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Guitar and Amp Junkie
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Discussion Starter #1
Malcolm Gladwell is a writer I came across during my internet travels. He writes articles for the New Yorker, and has a fantastic book called The Tipping Point that I read last summer. Here is a good article he wrote concerning SUV's:

Click here


Ferg
 

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Thanks, Ferg! I think it's longer than what most of us here would tend to actually read, but it's well worth a look. I didn't read it all, but did flash through the whole thing. My two favorite parts: Where they talk about how SUV'S aren't safer than other cars, provided you take everything into account; and this, about who buys SUV's and why (apologies especially to the ladies):


.....what consumers said was "If the vehicle is up high, it's easier to see if something is hiding underneath or lurking behind it." Bradsher brilliantly captures the mixture of bafflement and contempt that many auto executives feel toward the customers who buy their S.U.V.s. Fred J. Schaafsma, a top engineer for General Motors, says, "Sport-utility owners tend to be more like 'I wonder how people view me,' and are more willing to trade off flexibility or functionality to get that." According to Bradsher, internal industry market research concluded that S.U.V.s tend to be bought by people who are insecure, vain, self-centered, and self-absorbed, who are frequently nervous about their marriages, and who lack confidence in their driving skills.....Toyota's top marketing executive in the United States, Bradsher writes, loves to tell the story of how at a focus group in Los Angeles "an elegant woman in the group said that she needed her full-sized Lexus LX 470 to drive up over the curb and onto lawns to park at large parties in Beverly Hills." One of Ford's senior marketing executives was even blunter: "The only time those S.U.V.s are going to be off-road is when they miss the driveway at 3 a.m."


And I still think we should start a movement for consistency: Since SUV's are trucks, they should be treated like trucks. Like, can't go on parkways, and can't be in left lane.
 

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The Voice of Reason
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Ferg said:
Malcolm Gladwell is a writer I came across during my internet travels. He writes articles for the New Yorker, and has a fantastic book called The Tipping Point that I read last summer. Here is a good article he wrote concerning SUV's:

Click here


Ferg
Here is a good article about the article that Gladwell wrote about SUVs.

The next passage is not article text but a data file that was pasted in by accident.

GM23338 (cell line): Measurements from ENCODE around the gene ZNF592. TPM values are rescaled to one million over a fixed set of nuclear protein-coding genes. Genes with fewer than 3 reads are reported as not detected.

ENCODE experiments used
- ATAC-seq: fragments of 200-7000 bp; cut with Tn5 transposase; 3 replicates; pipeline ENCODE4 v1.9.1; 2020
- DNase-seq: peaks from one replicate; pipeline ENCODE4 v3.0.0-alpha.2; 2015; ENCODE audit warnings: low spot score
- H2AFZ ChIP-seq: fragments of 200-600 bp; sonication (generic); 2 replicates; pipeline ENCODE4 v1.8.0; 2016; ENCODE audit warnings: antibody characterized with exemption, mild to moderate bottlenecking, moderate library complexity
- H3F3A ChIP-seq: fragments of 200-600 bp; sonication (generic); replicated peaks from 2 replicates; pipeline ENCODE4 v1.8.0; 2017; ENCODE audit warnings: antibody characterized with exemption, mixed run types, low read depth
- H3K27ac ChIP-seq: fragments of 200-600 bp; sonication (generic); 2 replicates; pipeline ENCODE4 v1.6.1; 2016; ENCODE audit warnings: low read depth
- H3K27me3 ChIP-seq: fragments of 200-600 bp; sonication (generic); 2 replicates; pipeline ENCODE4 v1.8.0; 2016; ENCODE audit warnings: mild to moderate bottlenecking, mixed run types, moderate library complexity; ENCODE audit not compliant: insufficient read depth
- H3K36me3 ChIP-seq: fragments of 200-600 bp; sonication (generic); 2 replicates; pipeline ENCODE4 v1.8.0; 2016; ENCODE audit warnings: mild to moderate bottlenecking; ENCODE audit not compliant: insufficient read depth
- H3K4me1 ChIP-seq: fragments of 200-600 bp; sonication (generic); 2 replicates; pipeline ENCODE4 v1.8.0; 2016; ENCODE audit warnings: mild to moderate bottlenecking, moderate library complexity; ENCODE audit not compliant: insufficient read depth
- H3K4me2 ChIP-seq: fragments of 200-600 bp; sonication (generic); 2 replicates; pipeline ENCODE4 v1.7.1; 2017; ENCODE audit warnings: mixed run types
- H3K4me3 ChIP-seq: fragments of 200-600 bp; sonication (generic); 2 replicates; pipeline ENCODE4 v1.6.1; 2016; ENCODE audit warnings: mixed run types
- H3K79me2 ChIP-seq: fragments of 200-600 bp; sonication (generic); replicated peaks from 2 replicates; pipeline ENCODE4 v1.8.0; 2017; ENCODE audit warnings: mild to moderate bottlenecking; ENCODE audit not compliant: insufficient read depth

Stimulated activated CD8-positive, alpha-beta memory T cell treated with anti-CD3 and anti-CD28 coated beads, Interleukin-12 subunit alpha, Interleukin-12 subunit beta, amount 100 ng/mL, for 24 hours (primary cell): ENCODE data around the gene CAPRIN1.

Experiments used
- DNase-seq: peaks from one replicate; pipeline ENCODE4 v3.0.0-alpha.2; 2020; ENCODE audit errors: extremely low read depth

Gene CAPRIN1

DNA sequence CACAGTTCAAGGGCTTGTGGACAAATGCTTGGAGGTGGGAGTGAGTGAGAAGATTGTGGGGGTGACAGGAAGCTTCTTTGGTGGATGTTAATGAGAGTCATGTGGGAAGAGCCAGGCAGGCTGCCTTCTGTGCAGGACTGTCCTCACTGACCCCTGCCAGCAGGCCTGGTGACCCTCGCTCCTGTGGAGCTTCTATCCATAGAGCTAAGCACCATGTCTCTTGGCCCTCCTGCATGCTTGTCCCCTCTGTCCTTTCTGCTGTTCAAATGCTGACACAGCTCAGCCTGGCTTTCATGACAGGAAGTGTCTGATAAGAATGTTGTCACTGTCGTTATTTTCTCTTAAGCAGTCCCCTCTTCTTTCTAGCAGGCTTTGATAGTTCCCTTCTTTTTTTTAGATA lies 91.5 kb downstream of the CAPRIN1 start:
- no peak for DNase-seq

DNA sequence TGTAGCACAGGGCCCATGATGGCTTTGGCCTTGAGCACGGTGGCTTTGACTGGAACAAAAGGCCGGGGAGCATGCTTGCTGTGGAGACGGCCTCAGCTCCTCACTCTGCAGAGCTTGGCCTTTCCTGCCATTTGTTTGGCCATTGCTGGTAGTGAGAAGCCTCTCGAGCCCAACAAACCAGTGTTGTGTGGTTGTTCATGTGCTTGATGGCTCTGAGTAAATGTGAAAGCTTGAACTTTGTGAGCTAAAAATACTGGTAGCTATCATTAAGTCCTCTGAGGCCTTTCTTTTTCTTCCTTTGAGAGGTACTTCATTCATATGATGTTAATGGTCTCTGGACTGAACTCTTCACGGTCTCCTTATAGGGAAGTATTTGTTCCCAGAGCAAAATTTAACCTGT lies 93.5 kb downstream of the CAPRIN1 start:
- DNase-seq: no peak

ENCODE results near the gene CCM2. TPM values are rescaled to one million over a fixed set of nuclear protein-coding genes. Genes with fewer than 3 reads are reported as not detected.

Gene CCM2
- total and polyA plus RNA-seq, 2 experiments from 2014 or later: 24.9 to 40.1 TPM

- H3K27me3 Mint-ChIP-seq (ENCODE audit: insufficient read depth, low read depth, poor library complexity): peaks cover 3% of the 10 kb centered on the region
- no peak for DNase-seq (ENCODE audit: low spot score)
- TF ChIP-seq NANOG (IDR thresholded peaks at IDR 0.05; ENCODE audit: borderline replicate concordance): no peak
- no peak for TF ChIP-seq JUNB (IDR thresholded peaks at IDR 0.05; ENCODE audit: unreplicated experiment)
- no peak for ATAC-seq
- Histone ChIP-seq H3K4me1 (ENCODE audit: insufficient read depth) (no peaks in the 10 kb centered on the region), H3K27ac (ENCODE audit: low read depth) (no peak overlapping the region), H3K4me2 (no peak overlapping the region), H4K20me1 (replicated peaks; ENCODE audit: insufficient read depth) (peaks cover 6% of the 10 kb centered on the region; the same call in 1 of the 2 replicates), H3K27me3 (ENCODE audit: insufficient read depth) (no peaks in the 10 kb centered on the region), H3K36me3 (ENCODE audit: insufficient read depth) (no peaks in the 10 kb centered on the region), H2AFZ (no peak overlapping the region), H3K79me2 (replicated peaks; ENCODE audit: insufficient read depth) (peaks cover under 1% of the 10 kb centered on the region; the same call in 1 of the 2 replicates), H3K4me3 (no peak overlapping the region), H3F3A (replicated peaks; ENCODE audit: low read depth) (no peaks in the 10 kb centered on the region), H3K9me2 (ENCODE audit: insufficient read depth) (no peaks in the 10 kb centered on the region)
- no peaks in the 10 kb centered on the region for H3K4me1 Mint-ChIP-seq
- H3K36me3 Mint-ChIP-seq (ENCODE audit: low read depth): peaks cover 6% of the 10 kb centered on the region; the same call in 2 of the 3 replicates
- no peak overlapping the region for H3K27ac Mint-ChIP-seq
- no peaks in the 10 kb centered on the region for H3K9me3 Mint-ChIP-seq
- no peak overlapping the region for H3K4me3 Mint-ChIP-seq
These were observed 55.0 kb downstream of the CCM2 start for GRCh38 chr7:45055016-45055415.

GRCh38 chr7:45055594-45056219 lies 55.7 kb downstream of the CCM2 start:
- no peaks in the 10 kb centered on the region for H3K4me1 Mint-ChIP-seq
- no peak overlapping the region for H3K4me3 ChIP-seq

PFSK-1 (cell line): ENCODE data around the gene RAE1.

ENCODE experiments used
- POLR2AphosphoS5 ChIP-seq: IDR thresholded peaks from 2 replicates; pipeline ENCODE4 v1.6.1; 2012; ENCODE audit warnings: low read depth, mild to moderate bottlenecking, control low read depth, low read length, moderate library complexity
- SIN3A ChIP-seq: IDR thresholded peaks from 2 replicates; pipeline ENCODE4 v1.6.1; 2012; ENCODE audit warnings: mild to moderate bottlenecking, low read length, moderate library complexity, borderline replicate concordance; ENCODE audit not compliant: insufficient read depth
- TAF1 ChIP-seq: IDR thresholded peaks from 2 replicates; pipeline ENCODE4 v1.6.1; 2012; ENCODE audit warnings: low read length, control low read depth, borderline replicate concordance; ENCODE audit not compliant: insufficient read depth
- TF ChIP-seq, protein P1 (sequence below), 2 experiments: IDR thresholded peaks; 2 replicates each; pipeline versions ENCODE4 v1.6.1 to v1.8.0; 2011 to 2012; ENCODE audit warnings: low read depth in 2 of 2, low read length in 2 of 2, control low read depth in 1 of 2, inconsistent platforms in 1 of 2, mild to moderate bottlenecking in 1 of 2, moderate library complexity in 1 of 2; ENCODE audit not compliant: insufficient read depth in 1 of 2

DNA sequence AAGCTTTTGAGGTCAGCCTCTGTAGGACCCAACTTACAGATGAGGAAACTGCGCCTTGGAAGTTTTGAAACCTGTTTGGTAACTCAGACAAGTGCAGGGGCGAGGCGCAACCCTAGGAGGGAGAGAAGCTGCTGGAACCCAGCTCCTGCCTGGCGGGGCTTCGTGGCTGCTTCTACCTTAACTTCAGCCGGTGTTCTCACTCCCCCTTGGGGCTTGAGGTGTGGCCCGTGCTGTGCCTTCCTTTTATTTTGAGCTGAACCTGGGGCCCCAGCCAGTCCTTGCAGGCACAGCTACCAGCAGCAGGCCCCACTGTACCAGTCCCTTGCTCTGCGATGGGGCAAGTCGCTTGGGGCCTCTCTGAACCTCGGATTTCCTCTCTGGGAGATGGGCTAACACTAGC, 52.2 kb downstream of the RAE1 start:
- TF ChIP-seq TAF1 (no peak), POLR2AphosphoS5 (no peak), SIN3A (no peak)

Towards the end of the article the author makes the same point that I've made about the proliferation of monster SUVs, that they're entirely the result of a partly-baked idea on the part of the gov't to attempt to regulate the size and weight of cars.

Click me! Click Me! CLICK ME! Pleeeeeese CLICK ME!!!!!

I don't like 'em because they're slow, in front of me and impossible to see around ... but, geez, if THIS is what we get when the gov't tries to get us to drive smaller cars, if they try to get rid of SUVs I'll betcha my next door neighbor's gonna show up with a Class 10 Kenworth or Peterbilt in his driveway next!

 

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bob shiftright said:
Here is a good article about the article that Gladwell wrote about SUVs......
OK, how about an article about the article about the article? :D

That article about the article questions some of the conclusions, like about relative safety. So, what's "the truth"?

Not that I need the facts. I'll take the smallish, nimble car any time.
 

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The Voice of Reason
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Why don't we 'mericans buy fuel-efficient cars?

'cause gasoline remains cheaper than the bottle of imported French Evian water in the cupholder.

'cause in spite of everything, gasoline remains cheaper both in the United States and everywhere else than it was when Jimmy Carter had everyone in his administration burn their Economics books and was mangling the law of supply and demand in the 1970s.



And I'd still prefer driving a 14mpg example of finely crafted imported sporting machinery than a 14mpg SUV any day!

 

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I agree it's an unbelievably brilliant analysis.